An estimate of the number of people killed, based on the Muslim chronicles and demographic calculations, was done by the author K.S. Lal in his book Growth of Muslim Population in Medieval India, who claimed that between 1000 CE and 1500 CE, the population of Hindus decreased by 80 million. His work has come under criticism by historians such as Simon Digby (School of Oriental and African Studies) and Irfan Habib for its agenda and lack of accurate data in pre-census times. Historians such as Will Durant contend that Islam spread through violence.[5][6] Sir Jadunath Sarkar contends that that several Muslim invaders were waging a systematic jihad against Hindus in India to the effect that "Every device short of massacre in cold blood was resorted to in order to convert heathen subjects."[7] In particular the records kept by al-Utbi, Mahmud al-Ghazni's secretary, in the Tarikh-i-Yamini document several episodes of bloody military campaigns.[citation needed] Hindus who converted to Islam however were not completely immune to discrimination due to the Caste system among South Asian Muslims in India established by Ziauddin al-Barani in the Fatawa-i Jahandari.[8], where they were regarded as an "Ajlaf" caste and subjected to discrimination by the "Ashraf" castes[9].

Critics of the "Religion of the sword theory" point to the presence of the strong Muslim communities found in Southern India, modern day Bangladesh, Sri Lanka and western Burma, Indonesia and the Philippines coupled with the distinctive lack of equivalent Muslim communities around the heartland of historical Muslim empires in the Indian subcontinent as refutation to the "conversion by the sword theory".[4] The legacy of Muslim conquest of South Asia is a hotly debated issue even today. Different population estimates by economic historian Angus Maddison[10] show that India's total population, including adherents of all religions, did not decrease between 1000 and 1500, but increased by about 35 million, from 75 million to 110 million, during that time.

Not all Muslim invaders were simply raiders. Later rulers fought on to win kingdoms and stayed to create new ruling dynasties. The practices of these new rulers and their subsequent heirs (some of whom were borne of Hindu wives) varied considerably. While some were uniformly hated, others developed a popular following. According to the memoirs of Ibn Batuta who travelled through Delhi in the 14th century, one of the previous sultans had been especially brutal and was deeply hated by Delhi's population. His memoirs also indicate that Muslims from the Arab world, from Persia and Turkey were often favored with important posts at the royal courts suggesting that locals may have played a somewhat subordinate role in the Delhi administration. The term "Turk" was commonly used to refer to their higher social status. S.A.A. Rizvi (The Wonder That Was India - II), however points to Muhammad bin Tughlaq as not only encouraging locals but promoting artisan groups such as cooks, barbers and gardeners to high administrative posts. In his reign, it is likely that conversions to Islam took place as a means of seeking greater social mobility and improved social standing.[11]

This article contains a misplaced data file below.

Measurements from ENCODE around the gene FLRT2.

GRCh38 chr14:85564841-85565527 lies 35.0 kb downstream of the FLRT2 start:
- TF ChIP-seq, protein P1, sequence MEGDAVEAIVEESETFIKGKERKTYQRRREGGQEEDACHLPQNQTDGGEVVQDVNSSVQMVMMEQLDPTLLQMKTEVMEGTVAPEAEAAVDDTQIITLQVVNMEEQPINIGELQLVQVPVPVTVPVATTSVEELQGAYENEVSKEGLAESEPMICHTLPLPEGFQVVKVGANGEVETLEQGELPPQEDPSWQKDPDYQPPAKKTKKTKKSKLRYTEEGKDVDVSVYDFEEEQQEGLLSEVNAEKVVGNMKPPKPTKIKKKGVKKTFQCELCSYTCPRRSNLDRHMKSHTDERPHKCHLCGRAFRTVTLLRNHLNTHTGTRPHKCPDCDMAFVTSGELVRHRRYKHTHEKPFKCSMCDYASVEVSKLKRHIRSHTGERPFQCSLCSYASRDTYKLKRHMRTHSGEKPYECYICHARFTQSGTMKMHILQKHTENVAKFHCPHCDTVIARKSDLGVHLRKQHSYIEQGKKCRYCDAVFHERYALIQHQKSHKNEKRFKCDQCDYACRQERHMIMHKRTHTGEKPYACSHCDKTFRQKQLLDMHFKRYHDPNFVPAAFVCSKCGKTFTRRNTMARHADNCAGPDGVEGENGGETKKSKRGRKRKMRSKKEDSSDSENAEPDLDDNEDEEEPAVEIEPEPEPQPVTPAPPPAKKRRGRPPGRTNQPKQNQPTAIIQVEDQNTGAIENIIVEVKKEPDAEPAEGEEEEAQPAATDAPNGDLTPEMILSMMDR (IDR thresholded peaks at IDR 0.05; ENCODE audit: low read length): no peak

Impact of Islam and Muslims in India

Expansion of trade

Islam's impact was the most notable in the expansion of trade. The first contact of Muslims with India, was the Arab attack on a nest of pirates near modern-day Bombay, to safeguard their trade in the Arabian Sea. Around the same time many Arabs settled at Indian ports, giving rise to small Muslim communities. the growth of these communities was not only due to conversion, but also the fact that many Hindu kings of south India (such as those from Cholas) hired Muslims as mercenaries.[12]

A significant aspect of the Muslim period in world history was the emergence of Islamic Sharia courts capable of imposing a common commercial and legal system that extended from Morocco in the West to Mongolia in the North East and Indonesia in the South East. While southern India was already in trade with Arabs/Muslims, northern India found new opportunities. As the Hindu and Buddhist kingdoms of Asia were subjugated by Islam, and as Islam spread through Africa - it became a highly centralizing force that facilitated in the creation of a common legal system that allowed letters of credit issued in say Egypt or Tunisia to be honoured in India or Indonesia (The Sharia has laws on the transaction of Business with both Muslims and Kaffirs[citation needed]). In order to cement their rule, Muslim rulers initially promoted a system in which there was a revolving door between the clergy, the administrative nobility and the mercantile classes. The travels of explorer Muhammad Ibn-Abdullah Ibn-Batuta were eased because of this system. He served as an Imam in Delhi, as a judicial official in the Maldives, and as an envoy and trader in the Malabar. There was never a contradiction in any of his positions because each of these roles complemented the other. Islam created a compact under which political power, law and religion became fused in a manner so as to safeguard the interests of the mercantile class. This led world trade to expand to the maximum extent possible in the medieval world. Sher Shah Suri took initiatives in improvement of trade by abolishing all taxes which hindered progress of free trade. He built large networks of roads and constructed Grand Trunk Road (1540–1544), which connected Calcutta to Kabul, of which parts of it are still in use today.